Other awards that are selected by our panel of judges are the Food Made Good Champion (for the business doing the most to promote positive change via the Food Made Good online community), the Food Made Good Business of the Year (for the business that’s excelling in all areas of sustainability, and hitting top scores in the 2018 Sustainability Rating) and the Raymond Blanc Sustainable Hero Award.
This award is designed to recognise the foodservice business demonstrating real innovation to make the most of the larder on its doorstep. With more than half of the food on our plates imported, Brexit just months away and consumers passion for provenance growing, there’s never been a better time to help shape our food culture. Successful submissions in this category will demonstrate smart ways of showcasing the best of British, both in terms of the produce you put on the plate and the men and women working tirelessly to grow, rear and create it.
Placing plant-based dishes front and centre of the menu, upping the proportion of veg on the menu, using only higher welfare meat or going nuts for nose to tail – just some of the creative ways operators can meet diners’ demand and the environmental imperative and impress the Food Made Good Awards judges.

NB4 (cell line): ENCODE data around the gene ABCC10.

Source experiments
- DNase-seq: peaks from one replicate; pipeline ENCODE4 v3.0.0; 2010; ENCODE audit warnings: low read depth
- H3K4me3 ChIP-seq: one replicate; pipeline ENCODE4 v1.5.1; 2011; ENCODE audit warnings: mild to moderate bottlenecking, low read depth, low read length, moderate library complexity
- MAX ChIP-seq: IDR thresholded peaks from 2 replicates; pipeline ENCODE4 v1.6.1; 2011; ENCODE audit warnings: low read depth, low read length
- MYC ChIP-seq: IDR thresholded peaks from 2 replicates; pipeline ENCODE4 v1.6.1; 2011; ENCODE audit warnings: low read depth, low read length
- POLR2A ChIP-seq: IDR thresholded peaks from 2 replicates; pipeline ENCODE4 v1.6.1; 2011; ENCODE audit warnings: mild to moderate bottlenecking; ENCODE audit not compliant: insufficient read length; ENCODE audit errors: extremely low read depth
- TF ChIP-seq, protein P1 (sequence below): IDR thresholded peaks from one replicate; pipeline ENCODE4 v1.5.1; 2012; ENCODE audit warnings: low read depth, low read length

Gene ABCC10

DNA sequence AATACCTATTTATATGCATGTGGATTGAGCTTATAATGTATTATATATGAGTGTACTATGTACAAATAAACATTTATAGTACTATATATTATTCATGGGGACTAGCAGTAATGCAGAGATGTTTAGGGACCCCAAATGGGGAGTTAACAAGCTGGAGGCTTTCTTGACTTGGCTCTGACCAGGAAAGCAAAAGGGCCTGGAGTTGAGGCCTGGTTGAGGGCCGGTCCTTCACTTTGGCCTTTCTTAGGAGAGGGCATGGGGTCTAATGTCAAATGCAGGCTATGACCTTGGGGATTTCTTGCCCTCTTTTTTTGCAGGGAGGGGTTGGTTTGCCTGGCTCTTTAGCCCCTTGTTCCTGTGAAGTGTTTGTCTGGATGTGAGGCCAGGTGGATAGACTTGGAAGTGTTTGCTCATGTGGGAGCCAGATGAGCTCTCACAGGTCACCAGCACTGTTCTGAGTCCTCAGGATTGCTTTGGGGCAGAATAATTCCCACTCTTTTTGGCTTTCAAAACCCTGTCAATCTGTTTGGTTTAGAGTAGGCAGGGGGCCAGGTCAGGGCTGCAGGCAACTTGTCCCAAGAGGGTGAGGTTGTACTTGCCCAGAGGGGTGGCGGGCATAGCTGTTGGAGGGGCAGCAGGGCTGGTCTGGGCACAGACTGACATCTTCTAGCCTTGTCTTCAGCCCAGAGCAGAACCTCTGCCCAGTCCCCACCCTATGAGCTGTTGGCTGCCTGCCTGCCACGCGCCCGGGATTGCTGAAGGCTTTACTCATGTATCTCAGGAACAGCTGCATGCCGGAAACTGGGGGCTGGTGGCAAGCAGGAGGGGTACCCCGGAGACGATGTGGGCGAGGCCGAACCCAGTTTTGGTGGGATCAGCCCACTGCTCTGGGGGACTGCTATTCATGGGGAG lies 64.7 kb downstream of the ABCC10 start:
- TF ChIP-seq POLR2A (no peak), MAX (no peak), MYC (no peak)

Knowing exactly which fish are plentiful, in season and being caught in a way that doesn’t adversely the other fish in the sea can be a complicated – and even harder for your customers to understand. From simple steps like removing the least sustainable species and communicating your policy clearly to both your suppliers and diners, to switching to less fashionable fish and achieving MSC certification, there’s a net-full of ways to land this award.
This award is for the foodservice businesses having the biggest impact on the lives and land of farmers growing food for them thousands of miles away. Operators have proved in recent years that there’s a whole lot more to this than just serving coffee and tea that secures farmers a fair price. The judges will be looking for examples of going above and beyond, helping to build thriving communities and a healthy environment.